Now, Speaker, I do want to go back to the topic of honouring our veterans. I spoke of John Greenfield and how he’s not only a man of words and talk but a man of action. I think it’s easy for us—don’t get me wrong; I do think it’s meaningful that as members, we all appear at Remembrance Day ceremonies every year. I think that’s very meaningful to our communities and our veterans. But our work must go beyond talk. We must, as legislators, be people of action, especially as people who are given the power to take action. And so I’m so pleased—and I want to give special recognition to our Minister of Children, Community and Social Services for being the first minister in 18 years to take action on this. The need has been highlighted over and over again, and our Minister of Children, Community and Social Services is finally taking action to honour our veterans in a very practical way.
If you look at some of actions we have taken since we formed government—I remember we were expanding supports to help families relocating because they had a family member who was serving. I’m very proud that we have a government that has not only honoured in our words but honoured in the actions we have taken. I think that’s very important, and this must not be the end of that, Speaker. I hope all members of this Legislature continue to think of ways, practical ways, in our actions, that we can honour our veterans. It’s a duty we have as part of our remembrance of what they’ve done.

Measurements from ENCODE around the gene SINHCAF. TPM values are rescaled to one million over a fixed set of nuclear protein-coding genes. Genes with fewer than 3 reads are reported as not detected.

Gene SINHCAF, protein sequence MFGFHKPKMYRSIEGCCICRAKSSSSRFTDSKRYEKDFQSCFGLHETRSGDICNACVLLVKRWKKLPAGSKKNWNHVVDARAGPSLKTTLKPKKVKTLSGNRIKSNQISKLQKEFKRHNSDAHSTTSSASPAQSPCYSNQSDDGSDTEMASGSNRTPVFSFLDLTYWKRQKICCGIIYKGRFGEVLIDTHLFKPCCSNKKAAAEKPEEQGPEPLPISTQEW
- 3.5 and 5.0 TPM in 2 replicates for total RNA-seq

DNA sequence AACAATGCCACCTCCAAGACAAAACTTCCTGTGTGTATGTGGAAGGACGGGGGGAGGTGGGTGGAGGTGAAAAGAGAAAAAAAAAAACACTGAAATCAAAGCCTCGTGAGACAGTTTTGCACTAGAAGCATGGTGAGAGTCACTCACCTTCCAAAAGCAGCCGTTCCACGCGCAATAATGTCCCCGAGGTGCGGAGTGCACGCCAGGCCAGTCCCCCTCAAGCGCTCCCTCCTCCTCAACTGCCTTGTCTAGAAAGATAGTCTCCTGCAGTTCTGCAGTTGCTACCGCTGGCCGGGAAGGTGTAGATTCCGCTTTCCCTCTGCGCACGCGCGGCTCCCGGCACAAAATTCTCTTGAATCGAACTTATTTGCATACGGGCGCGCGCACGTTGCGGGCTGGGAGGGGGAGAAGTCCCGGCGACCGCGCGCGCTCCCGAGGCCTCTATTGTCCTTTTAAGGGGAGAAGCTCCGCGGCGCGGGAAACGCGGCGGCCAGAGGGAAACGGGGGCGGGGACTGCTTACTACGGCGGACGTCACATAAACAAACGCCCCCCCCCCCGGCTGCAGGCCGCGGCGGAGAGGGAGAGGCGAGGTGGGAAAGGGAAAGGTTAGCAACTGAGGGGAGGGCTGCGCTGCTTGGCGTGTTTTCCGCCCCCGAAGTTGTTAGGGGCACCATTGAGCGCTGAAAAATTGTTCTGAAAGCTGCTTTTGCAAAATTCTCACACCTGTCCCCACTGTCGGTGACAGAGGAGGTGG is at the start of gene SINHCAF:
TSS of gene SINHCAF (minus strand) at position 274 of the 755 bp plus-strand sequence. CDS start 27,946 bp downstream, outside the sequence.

Again, I want to thank the minister and I want to thank his parliamentary assistant, who I know is here joining us for the debate today, because I know his parliamentary assistant was very involved in the consultations around the modernization, and those consultations will continue as the regulations are unfolding. I, as the member for Durham, as I’m sure many of us are in this place, am eager to support the minister in those consultations to make sure we get the regulations right and that we’re supporting our veterans in the most practical way with that financial assistance when they need it most, with those employment services.
I’m honoured to be a part of it, I’m honoured to join the debate, and I think we should all support this bill, Speaker.
I turn to member from Algoma–Manitoulin.